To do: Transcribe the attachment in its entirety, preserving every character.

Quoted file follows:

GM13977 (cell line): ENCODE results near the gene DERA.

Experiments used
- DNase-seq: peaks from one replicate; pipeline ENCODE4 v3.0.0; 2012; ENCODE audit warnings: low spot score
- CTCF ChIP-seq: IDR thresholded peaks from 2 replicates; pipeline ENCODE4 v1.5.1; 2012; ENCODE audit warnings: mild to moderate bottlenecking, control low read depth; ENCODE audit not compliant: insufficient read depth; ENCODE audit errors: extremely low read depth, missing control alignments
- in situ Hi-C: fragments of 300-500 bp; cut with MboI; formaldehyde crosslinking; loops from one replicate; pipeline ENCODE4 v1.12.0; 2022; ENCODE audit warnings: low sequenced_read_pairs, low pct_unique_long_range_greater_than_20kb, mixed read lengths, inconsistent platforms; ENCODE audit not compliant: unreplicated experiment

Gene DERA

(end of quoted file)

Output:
GM13977 (cell line): ENCODE results near the gene DERA.

Experiments used
- DNase-seq: peaks from one replicate; pipeline ENCODE4 v3.0.0; 2012; ENCODE audit warnings: low spot score
- CTCF ChIP-seq: IDR thresholded peaks from 2 replicates; pipeline ENCODE4 v1.5.1; 2012; ENCODE audit warnings: mild to moderate bottlenecking, control low read depth; ENCODE audit not compliant: insufficient read depth; ENCODE audit errors: extremely low read depth, missing control alignments
- in situ Hi-C: fragments of 300-500 bp; cut with MboI; formaldehyde crosslinking; loops from one replicate; pipeline ENCODE4 v1.12.0; 2022; ENCODE audit warnings: low sequenced_read_pairs, low pct_unique_long_range_greater_than_20kb, mixed read lengths, inconsistent platforms; ENCODE audit not compliant: unreplicated experiment

Gene DERA